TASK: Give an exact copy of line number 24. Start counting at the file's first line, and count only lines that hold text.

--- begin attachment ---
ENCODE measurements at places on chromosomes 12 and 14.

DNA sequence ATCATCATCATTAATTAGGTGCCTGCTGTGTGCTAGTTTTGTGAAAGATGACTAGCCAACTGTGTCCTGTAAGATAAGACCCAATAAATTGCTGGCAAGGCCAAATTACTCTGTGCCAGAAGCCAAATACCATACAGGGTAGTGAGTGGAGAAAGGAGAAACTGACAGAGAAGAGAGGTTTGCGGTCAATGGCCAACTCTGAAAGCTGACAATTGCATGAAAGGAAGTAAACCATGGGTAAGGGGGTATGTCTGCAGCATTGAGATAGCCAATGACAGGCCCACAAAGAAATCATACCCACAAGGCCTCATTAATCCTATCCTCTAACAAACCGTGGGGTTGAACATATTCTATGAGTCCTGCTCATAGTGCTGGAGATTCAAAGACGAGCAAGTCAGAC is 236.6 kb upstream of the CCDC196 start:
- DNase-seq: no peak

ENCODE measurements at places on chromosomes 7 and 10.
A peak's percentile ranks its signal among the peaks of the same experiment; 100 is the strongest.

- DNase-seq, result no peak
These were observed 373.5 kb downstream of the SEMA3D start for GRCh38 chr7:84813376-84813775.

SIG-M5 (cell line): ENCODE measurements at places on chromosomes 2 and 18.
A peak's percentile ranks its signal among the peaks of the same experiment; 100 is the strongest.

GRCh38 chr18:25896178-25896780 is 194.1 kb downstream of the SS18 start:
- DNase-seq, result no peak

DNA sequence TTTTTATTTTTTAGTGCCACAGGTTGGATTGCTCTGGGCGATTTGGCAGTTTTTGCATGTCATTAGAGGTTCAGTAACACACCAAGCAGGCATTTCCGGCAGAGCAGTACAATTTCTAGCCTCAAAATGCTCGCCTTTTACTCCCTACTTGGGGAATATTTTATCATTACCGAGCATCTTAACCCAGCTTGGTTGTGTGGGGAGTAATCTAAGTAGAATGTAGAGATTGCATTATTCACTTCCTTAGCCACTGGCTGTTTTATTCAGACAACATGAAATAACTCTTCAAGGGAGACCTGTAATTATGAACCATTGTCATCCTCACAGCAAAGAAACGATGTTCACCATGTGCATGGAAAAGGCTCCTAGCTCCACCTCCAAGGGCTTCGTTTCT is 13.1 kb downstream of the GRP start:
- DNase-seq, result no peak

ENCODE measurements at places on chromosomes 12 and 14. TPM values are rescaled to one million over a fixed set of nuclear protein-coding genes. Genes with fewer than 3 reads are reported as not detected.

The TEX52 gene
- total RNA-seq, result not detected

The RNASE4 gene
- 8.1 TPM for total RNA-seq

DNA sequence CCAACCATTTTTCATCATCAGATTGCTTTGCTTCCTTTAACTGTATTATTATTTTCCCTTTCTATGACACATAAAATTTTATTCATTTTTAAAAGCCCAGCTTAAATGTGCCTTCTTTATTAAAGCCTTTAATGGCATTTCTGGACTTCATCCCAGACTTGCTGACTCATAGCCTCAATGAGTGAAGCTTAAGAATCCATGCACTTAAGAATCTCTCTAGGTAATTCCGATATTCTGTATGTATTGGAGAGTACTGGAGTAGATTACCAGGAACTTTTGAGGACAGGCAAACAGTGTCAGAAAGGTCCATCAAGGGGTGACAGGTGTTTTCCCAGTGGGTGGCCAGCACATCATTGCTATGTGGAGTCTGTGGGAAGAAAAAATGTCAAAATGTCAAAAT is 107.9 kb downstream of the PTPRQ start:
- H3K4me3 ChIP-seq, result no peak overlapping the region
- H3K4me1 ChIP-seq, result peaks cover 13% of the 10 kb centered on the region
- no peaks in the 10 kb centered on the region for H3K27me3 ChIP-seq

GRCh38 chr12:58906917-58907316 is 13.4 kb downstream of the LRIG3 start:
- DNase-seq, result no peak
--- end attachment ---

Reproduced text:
- DNase-seq, result no peak